Both humans and dogs are social species, and as such both species have evolved their own rich vocabularies with which to communicate with their own kind.
Humans are primarily a verbal species, using vocal communication as the main means of establishing understanding and continuing a conversation when in the presence of another human.
Dogs are amazing pupils, and can learn to understand a lot of human signals, but they do not speak English, Italian, Polish, Japanese or any other verbal human language.
Your dog isn’t being disobedient, they don’t understand you
Your dog has heard someone approaching the front door and starts barking, you shout ‘be quiet’ and your dog carries on barking, you shout ‘be quiet’ again and your dog carries on barking.
Your dog doesn’t know what the words ‘be quiet’ mean, they just hear you sounding aroused and making a noise too.
From their perspective it might sound like you’re joining-in with the barking, which just encourages them to bark more!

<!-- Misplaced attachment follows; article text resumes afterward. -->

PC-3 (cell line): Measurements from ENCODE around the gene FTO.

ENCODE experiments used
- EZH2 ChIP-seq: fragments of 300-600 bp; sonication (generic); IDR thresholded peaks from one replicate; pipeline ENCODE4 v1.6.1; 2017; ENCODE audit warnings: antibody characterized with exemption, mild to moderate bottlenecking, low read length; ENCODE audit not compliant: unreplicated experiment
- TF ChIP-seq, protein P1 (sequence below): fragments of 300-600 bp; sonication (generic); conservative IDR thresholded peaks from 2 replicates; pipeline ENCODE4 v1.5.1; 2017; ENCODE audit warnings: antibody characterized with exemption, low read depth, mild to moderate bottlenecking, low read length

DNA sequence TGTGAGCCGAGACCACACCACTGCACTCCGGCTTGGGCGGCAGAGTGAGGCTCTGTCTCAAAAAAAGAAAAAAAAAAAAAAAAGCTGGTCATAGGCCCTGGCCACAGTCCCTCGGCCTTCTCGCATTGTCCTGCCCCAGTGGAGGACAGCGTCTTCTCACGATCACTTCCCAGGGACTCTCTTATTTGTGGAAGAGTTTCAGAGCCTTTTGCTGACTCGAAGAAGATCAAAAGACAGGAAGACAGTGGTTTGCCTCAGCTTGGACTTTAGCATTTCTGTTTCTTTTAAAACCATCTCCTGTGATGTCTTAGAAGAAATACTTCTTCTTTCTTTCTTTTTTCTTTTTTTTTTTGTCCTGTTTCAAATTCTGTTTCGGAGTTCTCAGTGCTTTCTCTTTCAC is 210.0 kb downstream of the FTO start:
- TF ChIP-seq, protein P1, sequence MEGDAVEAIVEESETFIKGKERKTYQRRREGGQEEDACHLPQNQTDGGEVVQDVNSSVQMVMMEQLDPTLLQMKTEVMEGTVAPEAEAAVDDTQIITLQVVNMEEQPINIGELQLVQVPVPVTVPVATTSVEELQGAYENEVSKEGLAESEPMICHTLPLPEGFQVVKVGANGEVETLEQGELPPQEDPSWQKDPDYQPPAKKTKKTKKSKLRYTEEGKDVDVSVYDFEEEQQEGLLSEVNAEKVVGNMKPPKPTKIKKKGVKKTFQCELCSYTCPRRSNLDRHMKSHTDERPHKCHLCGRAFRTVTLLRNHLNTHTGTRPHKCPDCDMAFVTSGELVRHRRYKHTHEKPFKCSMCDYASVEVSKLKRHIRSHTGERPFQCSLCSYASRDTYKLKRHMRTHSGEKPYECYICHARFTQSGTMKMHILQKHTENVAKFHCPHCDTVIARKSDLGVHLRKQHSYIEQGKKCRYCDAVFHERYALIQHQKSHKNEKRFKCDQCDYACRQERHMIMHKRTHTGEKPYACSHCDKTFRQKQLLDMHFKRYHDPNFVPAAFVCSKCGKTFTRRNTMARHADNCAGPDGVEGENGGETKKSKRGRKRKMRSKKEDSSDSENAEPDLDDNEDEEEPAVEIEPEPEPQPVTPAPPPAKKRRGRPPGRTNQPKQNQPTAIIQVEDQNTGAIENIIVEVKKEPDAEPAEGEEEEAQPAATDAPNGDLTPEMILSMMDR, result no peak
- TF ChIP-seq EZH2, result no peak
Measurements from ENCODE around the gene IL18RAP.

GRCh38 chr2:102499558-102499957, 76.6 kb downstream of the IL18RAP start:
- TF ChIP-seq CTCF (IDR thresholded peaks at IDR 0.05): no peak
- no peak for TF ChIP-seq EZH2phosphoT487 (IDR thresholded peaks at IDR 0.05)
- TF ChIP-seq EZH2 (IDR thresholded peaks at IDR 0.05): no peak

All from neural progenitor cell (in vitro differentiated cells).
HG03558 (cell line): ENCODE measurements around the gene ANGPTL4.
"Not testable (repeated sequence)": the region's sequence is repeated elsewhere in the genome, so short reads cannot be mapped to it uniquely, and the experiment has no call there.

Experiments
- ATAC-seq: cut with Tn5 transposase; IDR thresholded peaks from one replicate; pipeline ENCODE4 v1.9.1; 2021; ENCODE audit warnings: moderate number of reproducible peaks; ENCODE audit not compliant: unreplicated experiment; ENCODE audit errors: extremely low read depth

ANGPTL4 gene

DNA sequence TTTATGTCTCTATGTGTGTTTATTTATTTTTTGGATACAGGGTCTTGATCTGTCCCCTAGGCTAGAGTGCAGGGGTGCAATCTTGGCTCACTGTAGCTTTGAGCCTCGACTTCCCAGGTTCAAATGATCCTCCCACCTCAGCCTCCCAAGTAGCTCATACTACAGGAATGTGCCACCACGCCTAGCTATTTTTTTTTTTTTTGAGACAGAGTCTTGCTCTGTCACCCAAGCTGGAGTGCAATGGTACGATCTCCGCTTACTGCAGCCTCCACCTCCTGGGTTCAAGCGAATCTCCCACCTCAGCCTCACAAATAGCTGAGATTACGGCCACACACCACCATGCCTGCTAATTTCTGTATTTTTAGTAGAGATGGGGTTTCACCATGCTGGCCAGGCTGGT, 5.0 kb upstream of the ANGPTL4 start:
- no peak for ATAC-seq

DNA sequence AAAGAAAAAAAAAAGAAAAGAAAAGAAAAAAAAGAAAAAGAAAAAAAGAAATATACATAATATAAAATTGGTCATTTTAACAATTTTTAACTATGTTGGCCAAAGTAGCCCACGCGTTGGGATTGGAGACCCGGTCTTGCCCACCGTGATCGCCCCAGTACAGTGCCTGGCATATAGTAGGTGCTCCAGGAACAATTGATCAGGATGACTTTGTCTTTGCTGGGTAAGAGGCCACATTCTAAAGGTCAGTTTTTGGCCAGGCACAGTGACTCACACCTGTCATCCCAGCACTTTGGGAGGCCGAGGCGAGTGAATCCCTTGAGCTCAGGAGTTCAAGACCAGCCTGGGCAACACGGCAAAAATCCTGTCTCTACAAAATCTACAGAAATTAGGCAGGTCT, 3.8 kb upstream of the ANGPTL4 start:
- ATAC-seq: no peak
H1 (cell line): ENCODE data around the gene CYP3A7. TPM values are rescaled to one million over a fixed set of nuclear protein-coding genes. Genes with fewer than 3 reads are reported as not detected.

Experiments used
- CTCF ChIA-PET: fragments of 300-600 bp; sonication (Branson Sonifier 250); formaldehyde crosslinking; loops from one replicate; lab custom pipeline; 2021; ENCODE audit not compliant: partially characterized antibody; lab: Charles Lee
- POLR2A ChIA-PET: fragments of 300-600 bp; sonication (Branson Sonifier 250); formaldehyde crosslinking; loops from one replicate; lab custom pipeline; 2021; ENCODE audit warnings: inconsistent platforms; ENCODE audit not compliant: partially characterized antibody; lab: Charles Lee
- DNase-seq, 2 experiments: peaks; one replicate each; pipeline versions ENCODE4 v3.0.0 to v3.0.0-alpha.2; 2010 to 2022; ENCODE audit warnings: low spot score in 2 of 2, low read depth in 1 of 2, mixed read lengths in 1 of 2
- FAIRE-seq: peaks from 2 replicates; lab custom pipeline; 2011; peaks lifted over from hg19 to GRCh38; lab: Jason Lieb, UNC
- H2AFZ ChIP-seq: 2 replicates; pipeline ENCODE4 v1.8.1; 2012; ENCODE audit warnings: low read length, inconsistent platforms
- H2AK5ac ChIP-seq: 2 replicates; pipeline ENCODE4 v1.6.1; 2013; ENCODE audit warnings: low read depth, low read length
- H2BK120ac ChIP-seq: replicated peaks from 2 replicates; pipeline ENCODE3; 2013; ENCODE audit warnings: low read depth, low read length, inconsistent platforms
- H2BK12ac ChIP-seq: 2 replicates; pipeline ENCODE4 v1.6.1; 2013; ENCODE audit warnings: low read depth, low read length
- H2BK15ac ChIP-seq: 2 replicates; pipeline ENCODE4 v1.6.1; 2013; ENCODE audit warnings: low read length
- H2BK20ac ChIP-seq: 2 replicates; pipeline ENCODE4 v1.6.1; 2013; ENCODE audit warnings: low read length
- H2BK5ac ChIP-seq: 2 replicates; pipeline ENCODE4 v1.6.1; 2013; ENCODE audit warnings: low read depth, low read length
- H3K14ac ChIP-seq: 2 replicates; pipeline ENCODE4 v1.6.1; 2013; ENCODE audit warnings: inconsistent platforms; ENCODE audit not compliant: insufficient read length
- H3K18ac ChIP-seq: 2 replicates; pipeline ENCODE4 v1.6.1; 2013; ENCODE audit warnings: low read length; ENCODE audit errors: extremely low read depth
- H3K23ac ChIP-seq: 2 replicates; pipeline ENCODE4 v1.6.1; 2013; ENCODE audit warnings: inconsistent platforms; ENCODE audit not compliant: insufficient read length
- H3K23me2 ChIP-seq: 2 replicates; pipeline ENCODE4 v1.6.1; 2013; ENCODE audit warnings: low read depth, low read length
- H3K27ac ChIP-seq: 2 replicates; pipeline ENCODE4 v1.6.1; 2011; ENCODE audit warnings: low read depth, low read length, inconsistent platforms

The doggy dictionary
Whilst dogs use some vocalisations to communicate, they primarily use a wide array of visual signals such as facial expressions and body postures, to understand and converse both with one another, and with us.
Dogs send visual signals using their:
Mouth and teeth
Dogs position and move all of these face and body parts in different ways to communicate different meanings to the recipients of their communication.
Stringing words into sentences
Fully understanding what one visual signal means however is reliant on observing which other signals are being presented at the same time, as well as the environmental context in which all of the signals are being displayed.
A common misconception is that a wagging tail means that the dog is happy. Sometimes this is true, but sometimes it can mean quite the opposite! Dogs may wag their tails when they are happy, uncertain, frustrated, aroused or over-stimulated. The way the tail is wagging gives an indication of the way the dog is feeling, but to be more certain of the precise meaning of the wag, we need to look at the bigger picture.